• JustBobF, look at lespark. He loathes Hillary, but is backing a candidate who openly attacked for decades many of the civil liberties within the Constitution.

          Trump voters do not care about the Constitution. Or rule of law. It’s hilarious to watch them bash Hillary for being above the law (which she thinks she is), but at the same time back a guy who openly wants to repeal many of the amendments and civil liberties we cherish.

          People who back Trump want to give Trump the torch to burn the Constitution

        • Choyd, for our understanding, will Mr. Johnson, the Libertarian candidate for U.S. President present his list of names he will select from for Associate Justice of the U.S. Supreme Court?

        • kuroiwaj, no idea. But he’s still better than what Senator Sasse has called less entertaining than a dumpster fire.

          Thing is, backing Trump because you dislike Hillary makes no sense because virtually every criticism of Hillary applies to Trump and then some. Trump admitted he takes part in the political corruption by buying off politicians. If you have a problem with Hillary’s corruptness, how can you even remotely back a guy who admitted on camera he’s fully a part of it?

          You’re free to dislike Hillary. Many of us do. But don’t pretend to dislike Hillary for their lack of judgement, honesty and transparency and back Trump when those are just, if not more, applicable to Trump.

          This is like being against a small ponzi scheme runner, but thinking that Madoff was an okay guy. No, the are BOTH bad and you shouldn’t be backing one terrible choice over the worse one when there is actually a decent third party option. If you are tired of not having competition for sanity and honesty between the two parties, then you have to do something about breaking that system.

          Loathe Her Corrupt Highness? Good. Can’t stand Mr. Burn The Constitution? Better.

          Vote Johnson/Weld.

        • Choyd, Mr. Trump was open and honest in saying he was a player of influence with politicians for years. Ms Hillary has never believed any truth or have uttered a true statement, period.

        • kuroiwaj, and your point is?

          I just made an argument showing why you cannot criticize Clinton for corruption and then back Trump when the same arguments apply to him and THAT WAS YOUR RESPONSE?

          Are you trying to add to the body of evidence that shows this place has some of the lowest IQ scoring people in the state?

          Rejecting Clinton on lack of transparency, corruption and bad judgement and then backing Trump is ridiculously hypocritical.

        • kuroiwaj, I’ve noticed something with your crowd.

          You have zero substance. None. Not even remotely measurably. Your group cannot actually explain why anyone should vote for Trump on Trump’s own reasons. The only argument given is that Hillary is bad. But that does not equate to why Trump is any better. And when given arguments against Trump, no one in your crowd can actually address them. They only respond with whining about “But Obama..” or “But Clinton…” There is a virtual complete lack of any rebuttal as to why the reasons not to vote Trump aren’t valid. Functionally, your crowd acts like a bunch of Creationists, trying to argue that their position is right by default because evolution is (allegedly) wrong. That of course does not actually mean you are right, it just means you are trying to discredit the other choice while deliberately ignoring that your choice is bad or worse.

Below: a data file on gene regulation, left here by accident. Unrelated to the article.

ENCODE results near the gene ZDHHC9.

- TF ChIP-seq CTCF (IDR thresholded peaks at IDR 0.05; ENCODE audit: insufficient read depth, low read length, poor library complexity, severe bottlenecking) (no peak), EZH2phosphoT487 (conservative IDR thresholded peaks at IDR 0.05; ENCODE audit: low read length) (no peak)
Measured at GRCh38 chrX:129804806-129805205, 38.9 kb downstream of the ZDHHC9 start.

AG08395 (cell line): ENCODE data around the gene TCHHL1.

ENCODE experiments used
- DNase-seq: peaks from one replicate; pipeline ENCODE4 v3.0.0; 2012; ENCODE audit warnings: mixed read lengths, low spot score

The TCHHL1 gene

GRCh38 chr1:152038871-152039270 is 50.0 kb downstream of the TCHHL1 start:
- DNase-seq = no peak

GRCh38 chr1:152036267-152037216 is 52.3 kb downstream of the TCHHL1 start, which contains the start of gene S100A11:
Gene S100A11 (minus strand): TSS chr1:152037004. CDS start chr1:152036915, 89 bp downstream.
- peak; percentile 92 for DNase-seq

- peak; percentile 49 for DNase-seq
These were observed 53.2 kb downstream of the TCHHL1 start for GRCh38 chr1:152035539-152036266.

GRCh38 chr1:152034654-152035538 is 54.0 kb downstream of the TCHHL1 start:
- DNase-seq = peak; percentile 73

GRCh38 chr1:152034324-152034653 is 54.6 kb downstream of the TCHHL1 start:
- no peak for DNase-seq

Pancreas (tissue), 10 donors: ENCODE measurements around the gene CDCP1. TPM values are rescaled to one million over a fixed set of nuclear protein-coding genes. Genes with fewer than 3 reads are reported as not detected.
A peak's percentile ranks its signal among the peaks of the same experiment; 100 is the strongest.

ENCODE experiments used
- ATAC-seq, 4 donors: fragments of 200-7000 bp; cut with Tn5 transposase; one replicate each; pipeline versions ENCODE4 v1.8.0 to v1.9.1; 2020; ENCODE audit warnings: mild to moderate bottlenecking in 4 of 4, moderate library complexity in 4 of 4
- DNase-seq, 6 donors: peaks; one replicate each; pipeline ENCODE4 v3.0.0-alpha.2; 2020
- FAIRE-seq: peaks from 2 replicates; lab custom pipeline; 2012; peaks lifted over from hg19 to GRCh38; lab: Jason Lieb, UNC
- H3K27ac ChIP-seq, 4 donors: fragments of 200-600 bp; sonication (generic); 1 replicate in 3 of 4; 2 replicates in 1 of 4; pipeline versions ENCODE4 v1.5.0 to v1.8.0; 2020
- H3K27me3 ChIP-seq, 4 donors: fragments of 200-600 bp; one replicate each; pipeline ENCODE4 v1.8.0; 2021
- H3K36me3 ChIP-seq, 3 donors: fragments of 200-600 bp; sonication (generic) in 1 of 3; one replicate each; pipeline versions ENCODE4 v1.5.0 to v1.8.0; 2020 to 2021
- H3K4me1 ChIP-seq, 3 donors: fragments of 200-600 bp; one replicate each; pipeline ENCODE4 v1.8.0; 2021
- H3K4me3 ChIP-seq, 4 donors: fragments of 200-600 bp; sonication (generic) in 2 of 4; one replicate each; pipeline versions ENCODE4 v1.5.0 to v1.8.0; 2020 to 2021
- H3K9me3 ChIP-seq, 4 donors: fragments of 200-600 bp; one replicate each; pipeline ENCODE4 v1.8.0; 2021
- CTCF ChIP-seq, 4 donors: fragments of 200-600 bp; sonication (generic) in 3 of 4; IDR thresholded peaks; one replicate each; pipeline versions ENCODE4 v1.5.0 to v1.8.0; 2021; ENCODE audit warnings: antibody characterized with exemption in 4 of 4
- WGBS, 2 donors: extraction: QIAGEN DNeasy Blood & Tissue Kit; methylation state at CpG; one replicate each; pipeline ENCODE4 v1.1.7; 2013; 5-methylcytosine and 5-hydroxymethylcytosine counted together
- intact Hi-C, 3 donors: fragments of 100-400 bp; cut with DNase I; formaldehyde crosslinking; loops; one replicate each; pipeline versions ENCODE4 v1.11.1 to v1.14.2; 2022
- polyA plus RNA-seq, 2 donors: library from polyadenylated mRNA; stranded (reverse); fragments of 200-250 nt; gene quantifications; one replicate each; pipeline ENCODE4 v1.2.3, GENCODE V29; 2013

When I bring up a third party as to why not to vote for Trump, your crowd’s arguments fall apart. With no foil of Clinton, the Trumpers here have nothing at all to stand on. They CANNOT make a single argument citing a single reason why someone should vote for Trump on Trump’s own merits. That is a sign of an unbelievably weak candidate and a very poorly educated fan club.

        • Choyd, a 3rd Party must get to at least 15% in the major Presidential polls. At this time none of the 3rd Party candidates make it to the cream.

      • You Clintonians amuse me. You should be winning this election by a landslide. You had a hard time putting down Geritol Sanders and now a candidate who nobody took serious. Your’s is the Party of Obama, Clinton, Reed, Pelosi, Mc Auliffe. You have more money, more people, Wall Street, Special interests, super Pacs. Something tells me you are your worst enemy.

Click here to see our full coverage of the coronavirus outbreak. Submit your coronavirus news tip.

Be the first to know
Get web push notifications from Star-Advertiser when the next breaking story happens — it's FREE! You just need a supported web browser.
Subscribe for this feature

Scroll Up